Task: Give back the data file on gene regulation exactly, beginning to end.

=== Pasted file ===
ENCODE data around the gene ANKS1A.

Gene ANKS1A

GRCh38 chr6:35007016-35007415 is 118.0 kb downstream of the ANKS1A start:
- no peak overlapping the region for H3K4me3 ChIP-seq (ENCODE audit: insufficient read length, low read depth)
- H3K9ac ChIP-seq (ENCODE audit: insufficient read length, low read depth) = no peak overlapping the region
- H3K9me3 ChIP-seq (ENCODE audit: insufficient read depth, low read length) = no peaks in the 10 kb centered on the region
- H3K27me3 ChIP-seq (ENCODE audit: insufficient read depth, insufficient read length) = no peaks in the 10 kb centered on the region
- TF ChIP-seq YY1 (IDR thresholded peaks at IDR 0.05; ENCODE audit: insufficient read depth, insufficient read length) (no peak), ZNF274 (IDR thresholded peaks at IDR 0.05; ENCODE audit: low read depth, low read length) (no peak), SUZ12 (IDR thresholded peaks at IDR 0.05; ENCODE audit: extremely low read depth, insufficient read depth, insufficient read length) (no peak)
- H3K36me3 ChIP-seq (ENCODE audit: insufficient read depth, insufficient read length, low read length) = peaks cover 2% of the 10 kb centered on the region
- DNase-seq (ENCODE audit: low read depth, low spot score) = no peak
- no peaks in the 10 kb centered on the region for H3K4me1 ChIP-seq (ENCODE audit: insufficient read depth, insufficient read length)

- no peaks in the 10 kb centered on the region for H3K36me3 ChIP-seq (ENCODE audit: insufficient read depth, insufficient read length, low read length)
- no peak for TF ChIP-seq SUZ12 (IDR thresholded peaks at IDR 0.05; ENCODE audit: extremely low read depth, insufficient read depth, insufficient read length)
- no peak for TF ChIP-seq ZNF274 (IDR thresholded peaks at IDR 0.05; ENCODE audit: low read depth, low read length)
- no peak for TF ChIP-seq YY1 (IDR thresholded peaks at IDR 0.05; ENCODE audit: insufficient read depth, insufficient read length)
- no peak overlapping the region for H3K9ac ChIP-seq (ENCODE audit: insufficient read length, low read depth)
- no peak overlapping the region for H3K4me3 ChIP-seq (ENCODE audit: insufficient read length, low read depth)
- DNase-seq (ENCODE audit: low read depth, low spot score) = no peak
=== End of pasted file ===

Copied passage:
ENCODE data around the gene ANKS1A.

Gene ANKS1A

GRCh38 chr6:35007016-35007415 is 118.0 kb downstream of the ANKS1A start:
- no peak overlapping the region for H3K4me3 ChIP-seq (ENCODE audit: insufficient read length, low read depth)
- H3K9ac ChIP-seq (ENCODE audit: insufficient read length, low read depth) = no peak overlapping the region
- H3K9me3 ChIP-seq (ENCODE audit: insufficient read depth, low read length) = no peaks in the 10 kb centered on the region
- H3K27me3 ChIP-seq (ENCODE audit: insufficient read depth, insufficient read length) = no peaks in the 10 kb centered on the region
- TF ChIP-seq YY1 (IDR thresholded peaks at IDR 0.05; ENCODE audit: insufficient read depth, insufficient read length) (no peak), ZNF274 (IDR thresholded peaks at IDR 0.05; ENCODE audit: low read depth, low read length) (no peak), SUZ12 (IDR thresholded peaks at IDR 0.05; ENCODE audit: extremely low read depth, insufficient read depth, insufficient read length) (no peak)
- H3K36me3 ChIP-seq (ENCODE audit: insufficient read depth, insufficient read length, low read length) = peaks cover 2% of the 10 kb centered on the region
- DNase-seq (ENCODE audit: low read depth, low spot score) = no peak
- no peaks in the 10 kb centered on the region for H3K4me1 ChIP-seq (ENCODE audit: insufficient read depth, insufficient read length)

- no peaks in the 10 kb centered on the region for H3K36me3 ChIP-seq (ENCODE audit: insufficient read depth, insufficient read length, low read length)
- no peak for TF ChIP-seq SUZ12 (IDR thresholded peaks at IDR 0.05; ENCODE audit: extremely low read depth, insufficient read depth, insufficient read length)
- no peak for TF ChIP-seq ZNF274 (IDR thresholded peaks at IDR 0.05; ENCODE audit: low read depth, low read length)
- no peak for TF ChIP-seq YY1 (IDR thresholded peaks at IDR 0.05; ENCODE audit: insufficient read depth, insufficient read length)
- no peak overlapping the region for H3K9ac ChIP-seq (ENCODE audit: insufficient read length, low read depth)
- no peak overlapping the region for H3K4me3 ChIP-seq (ENCODE audit: insufficient read length, low read depth)
- DNase-seq (ENCODE audit: low read depth, low spot score) = no peak